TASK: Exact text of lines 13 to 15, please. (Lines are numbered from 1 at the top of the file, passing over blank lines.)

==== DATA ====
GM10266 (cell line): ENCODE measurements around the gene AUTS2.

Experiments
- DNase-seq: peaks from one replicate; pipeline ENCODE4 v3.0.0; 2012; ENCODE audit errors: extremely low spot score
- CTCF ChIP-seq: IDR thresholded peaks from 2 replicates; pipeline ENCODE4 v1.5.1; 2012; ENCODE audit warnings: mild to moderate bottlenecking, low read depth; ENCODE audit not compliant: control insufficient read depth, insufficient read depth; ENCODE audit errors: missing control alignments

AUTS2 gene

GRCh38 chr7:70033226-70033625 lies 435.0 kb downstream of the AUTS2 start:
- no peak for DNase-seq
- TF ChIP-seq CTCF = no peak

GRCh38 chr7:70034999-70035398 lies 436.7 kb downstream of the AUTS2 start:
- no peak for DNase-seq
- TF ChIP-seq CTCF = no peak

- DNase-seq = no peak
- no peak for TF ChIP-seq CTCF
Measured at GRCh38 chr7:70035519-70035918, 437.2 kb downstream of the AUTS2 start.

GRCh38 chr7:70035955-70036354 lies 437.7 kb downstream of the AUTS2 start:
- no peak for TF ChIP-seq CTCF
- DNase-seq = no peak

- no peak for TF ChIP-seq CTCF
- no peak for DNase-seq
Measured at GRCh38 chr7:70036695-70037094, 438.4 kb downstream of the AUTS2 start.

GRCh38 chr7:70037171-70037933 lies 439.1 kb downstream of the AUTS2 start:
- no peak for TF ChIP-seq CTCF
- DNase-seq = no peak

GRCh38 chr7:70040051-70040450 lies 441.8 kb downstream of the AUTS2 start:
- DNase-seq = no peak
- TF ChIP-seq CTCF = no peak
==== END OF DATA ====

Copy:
- no peak for TF ChIP-seq CTCF
Measured at GRCh38 chr7:70035519-70035918, 437.2 kb downstream of the AUTS2 start.

GRCh38 chr7:70035955-70036354 lies 437.7 kb downstream of the AUTS2 start: